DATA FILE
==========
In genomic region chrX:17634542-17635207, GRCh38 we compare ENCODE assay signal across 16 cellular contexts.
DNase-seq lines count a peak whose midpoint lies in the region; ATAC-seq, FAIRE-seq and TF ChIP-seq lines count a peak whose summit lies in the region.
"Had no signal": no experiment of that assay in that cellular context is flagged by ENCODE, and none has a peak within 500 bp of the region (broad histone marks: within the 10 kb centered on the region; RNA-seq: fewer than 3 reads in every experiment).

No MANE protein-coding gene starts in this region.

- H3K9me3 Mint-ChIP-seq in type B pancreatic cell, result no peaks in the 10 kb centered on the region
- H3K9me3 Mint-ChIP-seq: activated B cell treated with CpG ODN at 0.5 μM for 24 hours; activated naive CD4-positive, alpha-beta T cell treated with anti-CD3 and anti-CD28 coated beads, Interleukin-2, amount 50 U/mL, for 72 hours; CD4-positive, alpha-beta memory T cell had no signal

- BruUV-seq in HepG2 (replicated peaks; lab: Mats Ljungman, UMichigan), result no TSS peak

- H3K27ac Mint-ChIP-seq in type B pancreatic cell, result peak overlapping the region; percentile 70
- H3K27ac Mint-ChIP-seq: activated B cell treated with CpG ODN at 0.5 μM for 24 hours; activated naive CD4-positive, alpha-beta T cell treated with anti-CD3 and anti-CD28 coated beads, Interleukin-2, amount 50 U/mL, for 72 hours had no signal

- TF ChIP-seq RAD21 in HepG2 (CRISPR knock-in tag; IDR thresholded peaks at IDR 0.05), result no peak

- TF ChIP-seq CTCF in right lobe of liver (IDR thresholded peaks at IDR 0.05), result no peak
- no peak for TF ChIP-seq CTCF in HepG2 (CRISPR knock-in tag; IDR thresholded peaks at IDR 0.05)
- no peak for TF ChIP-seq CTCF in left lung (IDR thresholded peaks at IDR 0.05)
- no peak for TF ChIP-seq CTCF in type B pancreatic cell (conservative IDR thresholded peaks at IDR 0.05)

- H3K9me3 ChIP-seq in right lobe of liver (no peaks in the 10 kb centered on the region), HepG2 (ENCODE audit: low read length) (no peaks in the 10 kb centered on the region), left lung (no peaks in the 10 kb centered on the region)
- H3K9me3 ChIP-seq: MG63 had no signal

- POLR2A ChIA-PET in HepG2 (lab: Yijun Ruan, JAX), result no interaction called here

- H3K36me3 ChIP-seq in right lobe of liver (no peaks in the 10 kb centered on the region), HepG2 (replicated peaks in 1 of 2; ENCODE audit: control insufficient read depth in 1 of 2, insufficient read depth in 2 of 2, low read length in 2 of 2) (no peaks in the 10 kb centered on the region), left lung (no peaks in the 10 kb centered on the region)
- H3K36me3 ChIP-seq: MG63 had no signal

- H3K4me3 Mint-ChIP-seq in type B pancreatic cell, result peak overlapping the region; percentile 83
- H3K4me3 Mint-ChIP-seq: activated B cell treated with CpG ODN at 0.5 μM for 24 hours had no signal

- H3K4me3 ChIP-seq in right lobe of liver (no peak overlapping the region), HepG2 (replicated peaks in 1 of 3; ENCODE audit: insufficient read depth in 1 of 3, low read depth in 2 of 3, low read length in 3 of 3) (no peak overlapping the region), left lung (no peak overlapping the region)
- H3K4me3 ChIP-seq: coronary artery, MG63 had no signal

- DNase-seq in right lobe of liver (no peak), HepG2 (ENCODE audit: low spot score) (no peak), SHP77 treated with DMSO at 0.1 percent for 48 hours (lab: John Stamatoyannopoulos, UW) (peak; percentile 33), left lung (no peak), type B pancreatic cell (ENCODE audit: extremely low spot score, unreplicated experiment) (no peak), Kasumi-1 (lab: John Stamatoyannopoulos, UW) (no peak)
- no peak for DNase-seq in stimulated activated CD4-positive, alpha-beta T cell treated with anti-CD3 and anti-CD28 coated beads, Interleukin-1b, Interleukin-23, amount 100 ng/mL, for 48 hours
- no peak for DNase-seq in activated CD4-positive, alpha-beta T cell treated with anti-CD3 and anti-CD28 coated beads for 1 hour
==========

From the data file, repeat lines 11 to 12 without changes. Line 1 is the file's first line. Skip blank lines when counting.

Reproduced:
- TF ChIP-seq CTCF in right lobe of liver (IDR thresholded peaks at IDR 0.05), result no peak
- no peak for TF ChIP-seq CTCF in HepG2 (CRISPR knock-in tag; IDR thresholded peaks at IDR 0.05)